SEATTLE (AP) — One selling point of Washington’s new legal marijuana law was that a huge chunk of pot-related tax revenue would be devoted to health coverage for low-income residents.
But it’s not clear the money will go to health care after all.
Under the federal Affordable Care Act, also known as “Obamacare,” the intended recipient of the pot taxes — Washington’s Basic Health Plan — is being eliminated. The plan, which provided low-cost health insurance to the working poor, is being absorbed by Medicaid and will end Dec. 31, according the state Health Care Authority.
As a result, lawmakers may need to take action if they want to rededicate the money that Initiative 502, the legal pot law passed by voters last year, intended for the Basic Health Plan, which could amount to tens of millions of dollars a year.
“It would be my hope that in the spirit of the initiative the Legislature would dedicate that money into health care,” said retired state Rep. Mary Lou Dickerson, a sponsor of I-502. “In particular, mental health is a huge issue and hasn’t been properly funded.”
The state has yet to see any tax revenue from the sale of legal pot to adults over 21. The Liquor Control Board is due to begin accepting applications Nov. 18 from people seeking licenses to grow, process and sell pot for recreational reasons, with pot stores expected to open around the middle of next year.
I-502 taxes pot highly — 25 percent at least two stages and up to three, plus sales taxes. It specifies that once the money starts rolling in, every three months the state will pay $175,000 to the Department of Social and Health Services to support Washington’s “healthy youth” survey and a cost-benefit analysis of the legal-marijuana law. Some $5,000 goes to the University of Washington to publish only information about marijuana, and up to $1.25 million goes to the Liquor Control Board for the costs of administering I-502.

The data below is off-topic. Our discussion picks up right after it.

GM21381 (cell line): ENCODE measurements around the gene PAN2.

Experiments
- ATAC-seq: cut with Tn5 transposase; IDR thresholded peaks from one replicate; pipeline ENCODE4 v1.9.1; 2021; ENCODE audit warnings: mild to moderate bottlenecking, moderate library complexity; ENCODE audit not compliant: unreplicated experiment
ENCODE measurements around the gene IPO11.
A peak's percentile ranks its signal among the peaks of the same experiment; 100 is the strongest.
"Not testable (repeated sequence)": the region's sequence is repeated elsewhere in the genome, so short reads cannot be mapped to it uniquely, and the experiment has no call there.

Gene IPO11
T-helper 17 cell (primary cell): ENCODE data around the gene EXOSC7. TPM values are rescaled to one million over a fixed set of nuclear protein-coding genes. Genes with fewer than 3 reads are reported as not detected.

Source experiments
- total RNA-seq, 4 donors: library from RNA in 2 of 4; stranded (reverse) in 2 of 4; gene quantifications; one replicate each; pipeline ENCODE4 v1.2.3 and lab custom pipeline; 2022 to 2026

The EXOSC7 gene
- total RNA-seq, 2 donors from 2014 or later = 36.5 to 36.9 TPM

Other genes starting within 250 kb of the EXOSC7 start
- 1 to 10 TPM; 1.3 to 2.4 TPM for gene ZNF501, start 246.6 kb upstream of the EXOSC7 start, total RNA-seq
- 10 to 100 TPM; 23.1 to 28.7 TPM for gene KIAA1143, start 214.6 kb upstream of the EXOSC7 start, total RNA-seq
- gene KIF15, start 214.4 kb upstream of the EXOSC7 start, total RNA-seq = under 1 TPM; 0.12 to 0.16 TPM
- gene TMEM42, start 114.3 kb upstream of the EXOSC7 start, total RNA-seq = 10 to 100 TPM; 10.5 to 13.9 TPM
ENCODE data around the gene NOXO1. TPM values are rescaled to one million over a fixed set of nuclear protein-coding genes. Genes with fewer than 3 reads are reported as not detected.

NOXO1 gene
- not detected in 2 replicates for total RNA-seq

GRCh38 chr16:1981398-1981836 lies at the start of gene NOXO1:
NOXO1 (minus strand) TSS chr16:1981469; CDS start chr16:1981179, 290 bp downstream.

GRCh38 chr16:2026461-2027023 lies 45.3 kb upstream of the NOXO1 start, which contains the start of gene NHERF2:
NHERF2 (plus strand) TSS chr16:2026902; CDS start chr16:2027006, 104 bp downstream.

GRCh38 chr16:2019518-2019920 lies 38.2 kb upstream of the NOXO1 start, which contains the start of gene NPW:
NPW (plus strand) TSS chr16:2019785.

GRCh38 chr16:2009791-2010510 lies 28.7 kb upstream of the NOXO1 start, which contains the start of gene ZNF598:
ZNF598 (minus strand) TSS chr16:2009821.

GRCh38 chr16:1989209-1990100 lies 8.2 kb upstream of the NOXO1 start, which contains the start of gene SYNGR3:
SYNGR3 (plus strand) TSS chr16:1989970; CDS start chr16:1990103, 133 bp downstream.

Of the money that’s left, half was dedicated to the Basic Health Plan. That could be a lot, based on projections that legal marijuana could bring in tens or hundreds of millions of dollars a year.
It requires a two-thirds vote for lawmakers to amend an initiative in the first two years after passage.
The legal marijuana law did not carve out a share of tax revenue for cities and counties, which are facing some of the costs of its implementation, and some would like to see the Legislature remedy that next session. Candice Bock, a lobbyist for the Association of Washington Cities, said that for the legal marijuana law to work, the state is going to need to crack down on the black market, and that increases police costs.
“There is a real need to address those local impacts,” Bock said.
Seattle City Attorney Pete Holmes, another sponsor of I-502, said he’s been in contact with the state Attorney General’s Office to research what happens to the money now that the Basic Health Plan is being eliminated, and he too would like to see the money go toward health care as voters intended.
“We don’t have any revenue yet, but it’s a good problem to have,” Holmes said.
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